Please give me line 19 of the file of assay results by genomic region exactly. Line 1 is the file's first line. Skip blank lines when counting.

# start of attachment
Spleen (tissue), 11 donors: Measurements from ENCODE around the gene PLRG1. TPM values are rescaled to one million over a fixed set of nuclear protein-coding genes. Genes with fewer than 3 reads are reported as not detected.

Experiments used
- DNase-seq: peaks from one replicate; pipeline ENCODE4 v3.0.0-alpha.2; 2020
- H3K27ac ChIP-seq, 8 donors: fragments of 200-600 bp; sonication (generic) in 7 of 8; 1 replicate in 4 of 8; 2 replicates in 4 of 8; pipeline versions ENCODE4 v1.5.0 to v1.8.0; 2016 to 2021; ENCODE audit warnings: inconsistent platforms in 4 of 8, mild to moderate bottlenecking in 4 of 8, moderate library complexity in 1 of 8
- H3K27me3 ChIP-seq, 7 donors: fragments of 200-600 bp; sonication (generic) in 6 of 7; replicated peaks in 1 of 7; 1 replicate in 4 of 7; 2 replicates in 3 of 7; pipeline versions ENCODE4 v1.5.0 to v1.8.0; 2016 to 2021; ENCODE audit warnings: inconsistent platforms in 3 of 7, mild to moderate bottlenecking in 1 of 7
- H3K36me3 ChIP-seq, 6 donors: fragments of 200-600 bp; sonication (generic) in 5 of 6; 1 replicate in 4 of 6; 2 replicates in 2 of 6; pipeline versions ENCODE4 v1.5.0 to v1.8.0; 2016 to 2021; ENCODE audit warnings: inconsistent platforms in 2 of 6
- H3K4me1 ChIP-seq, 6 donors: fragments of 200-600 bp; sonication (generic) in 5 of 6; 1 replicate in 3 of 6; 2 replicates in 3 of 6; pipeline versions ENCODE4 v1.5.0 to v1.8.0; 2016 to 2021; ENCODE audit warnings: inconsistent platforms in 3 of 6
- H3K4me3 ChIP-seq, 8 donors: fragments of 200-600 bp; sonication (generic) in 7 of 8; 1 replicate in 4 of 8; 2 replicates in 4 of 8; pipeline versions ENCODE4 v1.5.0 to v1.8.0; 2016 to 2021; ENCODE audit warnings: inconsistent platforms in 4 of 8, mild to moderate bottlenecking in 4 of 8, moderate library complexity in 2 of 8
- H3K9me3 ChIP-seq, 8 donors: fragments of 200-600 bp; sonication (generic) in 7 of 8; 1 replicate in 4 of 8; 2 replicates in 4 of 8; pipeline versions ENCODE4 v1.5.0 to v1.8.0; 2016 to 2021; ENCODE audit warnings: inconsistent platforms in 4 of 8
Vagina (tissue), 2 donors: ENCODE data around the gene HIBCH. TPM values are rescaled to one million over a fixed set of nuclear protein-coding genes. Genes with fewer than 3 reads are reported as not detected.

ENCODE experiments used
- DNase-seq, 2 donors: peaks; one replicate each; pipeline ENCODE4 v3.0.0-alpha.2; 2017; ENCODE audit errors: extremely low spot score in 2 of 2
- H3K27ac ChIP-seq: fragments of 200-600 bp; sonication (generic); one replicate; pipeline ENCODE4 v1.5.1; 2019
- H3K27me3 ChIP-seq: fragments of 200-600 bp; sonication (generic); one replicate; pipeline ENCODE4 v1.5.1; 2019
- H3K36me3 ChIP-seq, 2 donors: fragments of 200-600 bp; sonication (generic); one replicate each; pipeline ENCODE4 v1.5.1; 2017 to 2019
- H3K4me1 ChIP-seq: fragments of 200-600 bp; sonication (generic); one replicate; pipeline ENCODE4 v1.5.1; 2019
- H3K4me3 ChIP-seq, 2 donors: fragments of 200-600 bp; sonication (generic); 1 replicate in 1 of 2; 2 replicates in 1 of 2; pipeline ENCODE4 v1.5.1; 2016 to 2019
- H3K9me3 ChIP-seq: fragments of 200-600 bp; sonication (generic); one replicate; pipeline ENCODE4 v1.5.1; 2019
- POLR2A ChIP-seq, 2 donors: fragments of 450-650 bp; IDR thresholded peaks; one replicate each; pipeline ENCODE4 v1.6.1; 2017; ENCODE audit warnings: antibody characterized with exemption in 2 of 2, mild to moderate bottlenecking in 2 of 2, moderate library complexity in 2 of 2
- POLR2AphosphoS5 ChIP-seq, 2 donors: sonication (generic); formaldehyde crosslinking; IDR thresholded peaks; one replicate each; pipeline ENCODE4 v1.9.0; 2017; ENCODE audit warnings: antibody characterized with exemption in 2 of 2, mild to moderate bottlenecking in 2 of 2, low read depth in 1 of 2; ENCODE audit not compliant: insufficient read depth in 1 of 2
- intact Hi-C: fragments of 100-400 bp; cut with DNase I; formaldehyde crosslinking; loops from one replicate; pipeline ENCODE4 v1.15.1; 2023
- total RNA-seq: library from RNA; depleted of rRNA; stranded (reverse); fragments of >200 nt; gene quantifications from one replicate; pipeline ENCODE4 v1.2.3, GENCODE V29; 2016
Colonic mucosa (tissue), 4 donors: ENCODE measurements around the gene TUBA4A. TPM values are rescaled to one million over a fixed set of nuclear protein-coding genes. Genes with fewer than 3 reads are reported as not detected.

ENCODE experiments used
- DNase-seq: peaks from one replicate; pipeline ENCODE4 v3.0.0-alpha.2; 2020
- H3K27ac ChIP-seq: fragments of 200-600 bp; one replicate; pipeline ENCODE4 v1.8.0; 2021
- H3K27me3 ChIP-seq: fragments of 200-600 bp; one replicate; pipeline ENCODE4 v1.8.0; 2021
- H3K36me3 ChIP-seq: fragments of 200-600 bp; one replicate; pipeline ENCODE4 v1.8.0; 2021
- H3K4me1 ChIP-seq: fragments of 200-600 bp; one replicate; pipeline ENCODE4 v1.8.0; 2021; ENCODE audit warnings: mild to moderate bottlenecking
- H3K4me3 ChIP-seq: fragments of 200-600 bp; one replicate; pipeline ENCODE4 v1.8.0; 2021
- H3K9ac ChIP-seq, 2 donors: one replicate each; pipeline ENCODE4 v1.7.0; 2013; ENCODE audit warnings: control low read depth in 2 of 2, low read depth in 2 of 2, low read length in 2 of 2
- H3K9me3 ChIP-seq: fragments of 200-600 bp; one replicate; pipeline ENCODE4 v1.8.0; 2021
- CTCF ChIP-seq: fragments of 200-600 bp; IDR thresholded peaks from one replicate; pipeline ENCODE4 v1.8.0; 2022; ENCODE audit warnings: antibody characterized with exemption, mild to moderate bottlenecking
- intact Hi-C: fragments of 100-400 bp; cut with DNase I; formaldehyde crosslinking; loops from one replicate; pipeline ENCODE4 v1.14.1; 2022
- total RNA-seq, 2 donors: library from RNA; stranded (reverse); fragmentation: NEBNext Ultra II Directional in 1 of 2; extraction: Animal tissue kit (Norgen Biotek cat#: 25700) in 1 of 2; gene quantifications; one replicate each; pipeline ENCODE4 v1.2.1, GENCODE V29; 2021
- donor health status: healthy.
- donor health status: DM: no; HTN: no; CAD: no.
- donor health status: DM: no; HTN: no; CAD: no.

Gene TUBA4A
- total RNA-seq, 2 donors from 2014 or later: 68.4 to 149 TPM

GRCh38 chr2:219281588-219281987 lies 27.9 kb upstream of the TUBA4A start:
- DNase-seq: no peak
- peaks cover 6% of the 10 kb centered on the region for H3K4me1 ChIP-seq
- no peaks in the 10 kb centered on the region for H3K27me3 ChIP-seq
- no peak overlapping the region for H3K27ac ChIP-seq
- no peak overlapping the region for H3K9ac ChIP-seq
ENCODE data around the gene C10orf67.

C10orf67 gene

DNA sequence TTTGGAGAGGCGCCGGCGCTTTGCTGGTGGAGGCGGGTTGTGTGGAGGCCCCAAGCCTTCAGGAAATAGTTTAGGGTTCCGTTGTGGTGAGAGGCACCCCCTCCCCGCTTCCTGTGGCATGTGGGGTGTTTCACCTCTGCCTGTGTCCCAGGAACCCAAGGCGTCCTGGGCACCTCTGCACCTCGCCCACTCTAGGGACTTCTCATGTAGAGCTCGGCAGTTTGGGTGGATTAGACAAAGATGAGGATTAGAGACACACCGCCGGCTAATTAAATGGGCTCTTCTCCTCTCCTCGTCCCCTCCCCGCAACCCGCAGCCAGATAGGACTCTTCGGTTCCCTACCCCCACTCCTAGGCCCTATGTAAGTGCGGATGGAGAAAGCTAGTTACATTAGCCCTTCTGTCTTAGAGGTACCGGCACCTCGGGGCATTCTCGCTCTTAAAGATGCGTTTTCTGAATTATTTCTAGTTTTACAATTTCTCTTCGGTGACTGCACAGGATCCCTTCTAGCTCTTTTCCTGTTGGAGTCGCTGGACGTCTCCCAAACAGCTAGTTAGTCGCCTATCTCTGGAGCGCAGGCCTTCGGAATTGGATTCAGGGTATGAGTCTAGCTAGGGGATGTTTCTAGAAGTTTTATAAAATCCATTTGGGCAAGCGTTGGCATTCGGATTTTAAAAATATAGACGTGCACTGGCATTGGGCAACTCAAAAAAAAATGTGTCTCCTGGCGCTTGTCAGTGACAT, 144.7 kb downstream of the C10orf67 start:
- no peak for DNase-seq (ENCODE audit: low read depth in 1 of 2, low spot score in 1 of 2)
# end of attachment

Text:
- POLR2A ChIP-seq, 2 donors: fragments of 450-650 bp; IDR thresholded peaks; one replicate each; pipeline ENCODE4 v1.6.1; 2017; ENCODE audit warnings: antibody characterized with exemption in 2 of 2, mild to moderate bottlenecking in 2 of 2, moderate library complexity in 2 of 2